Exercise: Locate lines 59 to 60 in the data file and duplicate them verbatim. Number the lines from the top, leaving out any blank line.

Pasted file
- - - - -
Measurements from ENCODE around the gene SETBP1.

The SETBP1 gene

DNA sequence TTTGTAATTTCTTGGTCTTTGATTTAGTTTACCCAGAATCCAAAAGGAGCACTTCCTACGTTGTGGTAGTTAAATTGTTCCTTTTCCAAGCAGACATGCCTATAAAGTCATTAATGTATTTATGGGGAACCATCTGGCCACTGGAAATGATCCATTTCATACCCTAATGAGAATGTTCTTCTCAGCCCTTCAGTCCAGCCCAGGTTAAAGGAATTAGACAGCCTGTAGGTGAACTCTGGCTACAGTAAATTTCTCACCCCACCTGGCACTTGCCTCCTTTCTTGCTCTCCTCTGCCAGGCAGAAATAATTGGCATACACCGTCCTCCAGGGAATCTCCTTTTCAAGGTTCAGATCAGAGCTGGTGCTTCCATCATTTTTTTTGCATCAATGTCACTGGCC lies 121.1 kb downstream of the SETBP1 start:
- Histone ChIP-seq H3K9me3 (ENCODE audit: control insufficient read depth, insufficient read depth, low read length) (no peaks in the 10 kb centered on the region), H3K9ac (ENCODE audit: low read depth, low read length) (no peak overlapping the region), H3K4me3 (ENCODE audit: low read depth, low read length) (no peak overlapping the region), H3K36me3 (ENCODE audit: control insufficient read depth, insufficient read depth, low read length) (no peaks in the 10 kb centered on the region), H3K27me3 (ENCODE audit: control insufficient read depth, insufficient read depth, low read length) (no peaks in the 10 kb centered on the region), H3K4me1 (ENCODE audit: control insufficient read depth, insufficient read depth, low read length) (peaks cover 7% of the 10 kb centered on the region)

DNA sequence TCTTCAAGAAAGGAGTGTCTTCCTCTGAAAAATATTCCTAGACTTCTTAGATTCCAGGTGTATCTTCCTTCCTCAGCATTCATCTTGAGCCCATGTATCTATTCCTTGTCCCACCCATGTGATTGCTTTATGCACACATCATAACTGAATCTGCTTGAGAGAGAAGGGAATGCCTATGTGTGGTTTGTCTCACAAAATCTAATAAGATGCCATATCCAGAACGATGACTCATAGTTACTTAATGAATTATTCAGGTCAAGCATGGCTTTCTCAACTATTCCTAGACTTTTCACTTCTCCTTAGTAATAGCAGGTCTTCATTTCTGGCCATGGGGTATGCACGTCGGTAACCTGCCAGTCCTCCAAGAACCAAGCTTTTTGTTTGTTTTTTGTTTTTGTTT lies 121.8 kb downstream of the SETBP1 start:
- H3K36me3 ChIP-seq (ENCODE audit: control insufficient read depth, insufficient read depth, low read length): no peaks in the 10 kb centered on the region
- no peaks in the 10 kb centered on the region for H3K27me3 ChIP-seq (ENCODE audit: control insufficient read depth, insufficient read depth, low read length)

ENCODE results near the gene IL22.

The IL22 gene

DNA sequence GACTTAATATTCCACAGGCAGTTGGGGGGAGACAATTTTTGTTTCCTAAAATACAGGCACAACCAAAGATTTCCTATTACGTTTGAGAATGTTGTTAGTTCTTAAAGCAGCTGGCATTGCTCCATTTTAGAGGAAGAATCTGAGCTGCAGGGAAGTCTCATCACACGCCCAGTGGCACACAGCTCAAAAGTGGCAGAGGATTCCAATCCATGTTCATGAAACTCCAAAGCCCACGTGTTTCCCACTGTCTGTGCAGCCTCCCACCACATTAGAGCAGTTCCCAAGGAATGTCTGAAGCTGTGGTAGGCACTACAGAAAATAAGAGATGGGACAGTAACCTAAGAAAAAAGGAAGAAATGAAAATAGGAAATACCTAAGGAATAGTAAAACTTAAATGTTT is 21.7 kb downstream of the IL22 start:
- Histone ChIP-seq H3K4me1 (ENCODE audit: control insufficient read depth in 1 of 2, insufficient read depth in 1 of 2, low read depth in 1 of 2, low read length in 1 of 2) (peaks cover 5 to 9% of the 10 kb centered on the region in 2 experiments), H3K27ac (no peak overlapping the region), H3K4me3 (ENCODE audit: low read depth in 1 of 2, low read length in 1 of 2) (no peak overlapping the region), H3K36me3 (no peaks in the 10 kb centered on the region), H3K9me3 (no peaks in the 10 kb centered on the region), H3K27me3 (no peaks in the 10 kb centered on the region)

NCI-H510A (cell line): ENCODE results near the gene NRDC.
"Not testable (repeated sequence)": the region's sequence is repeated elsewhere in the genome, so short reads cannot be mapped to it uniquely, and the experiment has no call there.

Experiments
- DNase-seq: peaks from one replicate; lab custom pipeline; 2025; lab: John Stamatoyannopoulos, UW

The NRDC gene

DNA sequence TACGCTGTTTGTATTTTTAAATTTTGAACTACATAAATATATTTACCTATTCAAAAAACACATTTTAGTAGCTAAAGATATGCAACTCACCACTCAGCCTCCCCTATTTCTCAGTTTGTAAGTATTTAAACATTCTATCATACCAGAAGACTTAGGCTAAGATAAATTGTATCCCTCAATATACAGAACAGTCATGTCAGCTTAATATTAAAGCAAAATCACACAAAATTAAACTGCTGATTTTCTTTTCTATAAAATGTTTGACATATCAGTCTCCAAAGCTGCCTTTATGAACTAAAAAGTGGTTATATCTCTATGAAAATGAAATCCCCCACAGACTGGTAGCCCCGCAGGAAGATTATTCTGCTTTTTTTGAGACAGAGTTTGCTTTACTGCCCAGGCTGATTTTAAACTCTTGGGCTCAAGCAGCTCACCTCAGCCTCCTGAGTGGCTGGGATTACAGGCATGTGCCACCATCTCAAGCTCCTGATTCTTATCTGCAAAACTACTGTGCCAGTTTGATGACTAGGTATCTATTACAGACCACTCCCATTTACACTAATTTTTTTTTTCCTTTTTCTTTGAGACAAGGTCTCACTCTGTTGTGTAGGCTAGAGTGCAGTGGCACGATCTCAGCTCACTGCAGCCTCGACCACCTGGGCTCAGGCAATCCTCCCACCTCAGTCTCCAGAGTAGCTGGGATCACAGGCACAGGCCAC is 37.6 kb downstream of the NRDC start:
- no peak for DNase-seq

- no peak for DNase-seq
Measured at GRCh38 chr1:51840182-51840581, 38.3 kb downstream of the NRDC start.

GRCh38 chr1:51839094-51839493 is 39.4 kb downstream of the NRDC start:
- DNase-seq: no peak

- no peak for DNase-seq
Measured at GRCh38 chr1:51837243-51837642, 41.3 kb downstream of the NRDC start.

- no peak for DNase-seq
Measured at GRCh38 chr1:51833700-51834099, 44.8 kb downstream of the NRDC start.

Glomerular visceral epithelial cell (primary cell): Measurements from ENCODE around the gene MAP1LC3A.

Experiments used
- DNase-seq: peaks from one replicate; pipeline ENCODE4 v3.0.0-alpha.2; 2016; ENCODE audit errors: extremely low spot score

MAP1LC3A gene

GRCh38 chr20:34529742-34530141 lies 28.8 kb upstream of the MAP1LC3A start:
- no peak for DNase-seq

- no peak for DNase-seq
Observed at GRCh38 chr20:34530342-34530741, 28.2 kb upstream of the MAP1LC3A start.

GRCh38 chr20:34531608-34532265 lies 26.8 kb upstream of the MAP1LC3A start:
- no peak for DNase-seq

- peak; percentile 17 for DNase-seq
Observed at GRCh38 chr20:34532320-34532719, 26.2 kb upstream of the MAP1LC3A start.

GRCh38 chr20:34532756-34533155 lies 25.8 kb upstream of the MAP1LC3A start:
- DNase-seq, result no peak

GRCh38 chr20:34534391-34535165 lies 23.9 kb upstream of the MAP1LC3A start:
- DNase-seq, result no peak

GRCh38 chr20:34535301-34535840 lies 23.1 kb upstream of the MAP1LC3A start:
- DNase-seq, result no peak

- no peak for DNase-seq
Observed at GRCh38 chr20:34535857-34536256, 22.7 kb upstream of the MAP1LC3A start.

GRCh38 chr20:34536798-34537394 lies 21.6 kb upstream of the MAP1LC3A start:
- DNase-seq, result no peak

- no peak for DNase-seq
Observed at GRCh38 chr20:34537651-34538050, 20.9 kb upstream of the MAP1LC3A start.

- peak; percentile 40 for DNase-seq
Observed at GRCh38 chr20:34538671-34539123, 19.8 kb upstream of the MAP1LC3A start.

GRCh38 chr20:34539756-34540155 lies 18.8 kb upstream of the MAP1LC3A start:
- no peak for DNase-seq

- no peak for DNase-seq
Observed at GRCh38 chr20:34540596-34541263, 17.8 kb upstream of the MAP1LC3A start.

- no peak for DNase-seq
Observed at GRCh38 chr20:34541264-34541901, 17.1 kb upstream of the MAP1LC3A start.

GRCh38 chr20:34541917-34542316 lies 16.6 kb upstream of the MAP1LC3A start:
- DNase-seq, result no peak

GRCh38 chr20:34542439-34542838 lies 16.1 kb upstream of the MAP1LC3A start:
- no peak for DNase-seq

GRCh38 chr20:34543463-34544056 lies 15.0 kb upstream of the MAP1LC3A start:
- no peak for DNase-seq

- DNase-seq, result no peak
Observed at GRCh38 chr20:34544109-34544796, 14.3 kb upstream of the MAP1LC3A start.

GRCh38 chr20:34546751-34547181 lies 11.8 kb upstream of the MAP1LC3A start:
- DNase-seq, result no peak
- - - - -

GRCh38 chr20:34541917-34542316 lies 16.6 kb upstream of the MAP1LC3A start:
- DNase-seq, result no peak